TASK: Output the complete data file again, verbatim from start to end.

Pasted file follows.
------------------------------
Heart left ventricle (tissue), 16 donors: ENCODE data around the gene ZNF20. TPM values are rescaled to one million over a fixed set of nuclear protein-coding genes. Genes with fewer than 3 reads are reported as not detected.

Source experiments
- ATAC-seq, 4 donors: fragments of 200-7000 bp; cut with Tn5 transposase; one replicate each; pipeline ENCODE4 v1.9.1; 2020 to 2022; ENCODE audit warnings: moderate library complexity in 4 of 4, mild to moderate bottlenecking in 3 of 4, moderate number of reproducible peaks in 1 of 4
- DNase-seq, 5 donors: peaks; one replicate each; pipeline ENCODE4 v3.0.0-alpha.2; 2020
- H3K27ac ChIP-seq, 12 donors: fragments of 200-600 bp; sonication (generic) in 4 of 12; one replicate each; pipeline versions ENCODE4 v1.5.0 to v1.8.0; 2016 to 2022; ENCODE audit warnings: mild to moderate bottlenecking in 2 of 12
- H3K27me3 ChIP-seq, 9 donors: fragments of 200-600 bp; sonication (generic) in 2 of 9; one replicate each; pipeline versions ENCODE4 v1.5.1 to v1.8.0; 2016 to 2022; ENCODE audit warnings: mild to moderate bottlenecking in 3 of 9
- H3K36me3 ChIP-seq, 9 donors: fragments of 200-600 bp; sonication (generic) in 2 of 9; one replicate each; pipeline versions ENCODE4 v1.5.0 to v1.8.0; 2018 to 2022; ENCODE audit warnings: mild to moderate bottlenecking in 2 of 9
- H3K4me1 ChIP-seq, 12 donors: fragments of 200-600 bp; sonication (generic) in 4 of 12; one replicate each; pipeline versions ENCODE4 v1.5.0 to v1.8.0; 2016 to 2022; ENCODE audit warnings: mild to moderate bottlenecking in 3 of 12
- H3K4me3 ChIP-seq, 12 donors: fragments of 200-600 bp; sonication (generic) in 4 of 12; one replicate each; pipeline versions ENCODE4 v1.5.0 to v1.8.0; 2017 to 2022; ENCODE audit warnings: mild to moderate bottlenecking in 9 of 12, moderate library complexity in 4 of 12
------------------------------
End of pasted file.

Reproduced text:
Heart left ventricle (tissue), 16 donors: ENCODE data around the gene ZNF20. TPM values are rescaled to one million over a fixed set of nuclear protein-coding genes. Genes with fewer than 3 reads are reported as not detected.

Source experiments
- ATAC-seq, 4 donors: fragments of 200-7000 bp; cut with Tn5 transposase; one replicate each; pipeline ENCODE4 v1.9.1; 2020 to 2022; ENCODE audit warnings: moderate library complexity in 4 of 4, mild to moderate bottlenecking in 3 of 4, moderate number of reproducible peaks in 1 of 4
- DNase-seq, 5 donors: peaks; one replicate each; pipeline ENCODE4 v3.0.0-alpha.2; 2020
- H3K27ac ChIP-seq, 12 donors: fragments of 200-600 bp; sonication (generic) in 4 of 12; one replicate each; pipeline versions ENCODE4 v1.5.0 to v1.8.0; 2016 to 2022; ENCODE audit warnings: mild to moderate bottlenecking in 2 of 12
- H3K27me3 ChIP-seq, 9 donors: fragments of 200-600 bp; sonication (generic) in 2 of 9; one replicate each; pipeline versions ENCODE4 v1.5.1 to v1.8.0; 2016 to 2022; ENCODE audit warnings: mild to moderate bottlenecking in 3 of 9
- H3K36me3 ChIP-seq, 9 donors: fragments of 200-600 bp; sonication (generic) in 2 of 9; one replicate each; pipeline versions ENCODE4 v1.5.0 to v1.8.0; 2018 to 2022; ENCODE audit warnings: mild to moderate bottlenecking in 2 of 9
- H3K4me1 ChIP-seq, 12 donors: fragments of 200-600 bp; sonication (generic) in 4 of 12; one replicate each; pipeline versions ENCODE4 v1.5.0 to v1.8.0; 2016 to 2022; ENCODE audit warnings: mild to moderate bottlenecking in 3 of 12
- H3K4me3 ChIP-seq, 12 donors: fragments of 200-600 bp; sonication (generic) in 4 of 12; one replicate each; pipeline versions ENCODE4 v1.5.0 to v1.8.0; 2017 to 2022; ENCODE audit warnings: mild to moderate bottlenecking in 9 of 12, moderate library complexity in 4 of 12